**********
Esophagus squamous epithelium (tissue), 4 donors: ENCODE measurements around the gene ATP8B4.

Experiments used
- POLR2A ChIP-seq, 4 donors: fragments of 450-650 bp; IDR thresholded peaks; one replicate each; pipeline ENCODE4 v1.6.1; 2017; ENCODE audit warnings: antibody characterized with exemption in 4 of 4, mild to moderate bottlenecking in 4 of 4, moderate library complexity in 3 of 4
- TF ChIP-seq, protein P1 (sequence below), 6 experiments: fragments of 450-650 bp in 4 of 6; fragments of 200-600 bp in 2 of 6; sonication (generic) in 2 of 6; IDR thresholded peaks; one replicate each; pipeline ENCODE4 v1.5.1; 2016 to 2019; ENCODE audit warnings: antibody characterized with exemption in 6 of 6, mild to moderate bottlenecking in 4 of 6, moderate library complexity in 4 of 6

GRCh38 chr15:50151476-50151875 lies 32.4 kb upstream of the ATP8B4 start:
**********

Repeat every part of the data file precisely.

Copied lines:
Esophagus squamous epithelium (tissue), 4 donors: ENCODE measurements around the gene ATP8B4.

Experiments used
- POLR2A ChIP-seq, 4 donors: fragments of 450-650 bp; IDR thresholded peaks; one replicate each; pipeline ENCODE4 v1.6.1; 2017; ENCODE audit warnings: antibody characterized with exemption in 4 of 4, mild to moderate bottlenecking in 4 of 4, moderate library complexity in 3 of 4
- TF ChIP-seq, protein P1 (sequence below), 6 experiments: fragments of 450-650 bp in 4 of 6; fragments of 200-600 bp in 2 of 6; sonication (generic) in 2 of 6; IDR thresholded peaks; one replicate each; pipeline ENCODE4 v1.5.1; 2016 to 2019; ENCODE audit warnings: antibody characterized with exemption in 6 of 6, mild to moderate bottlenecking in 4 of 6, moderate library complexity in 4 of 6

GRCh38 chr15:50151476-50151875 lies 32.4 kb upstream of the ATP8B4 start: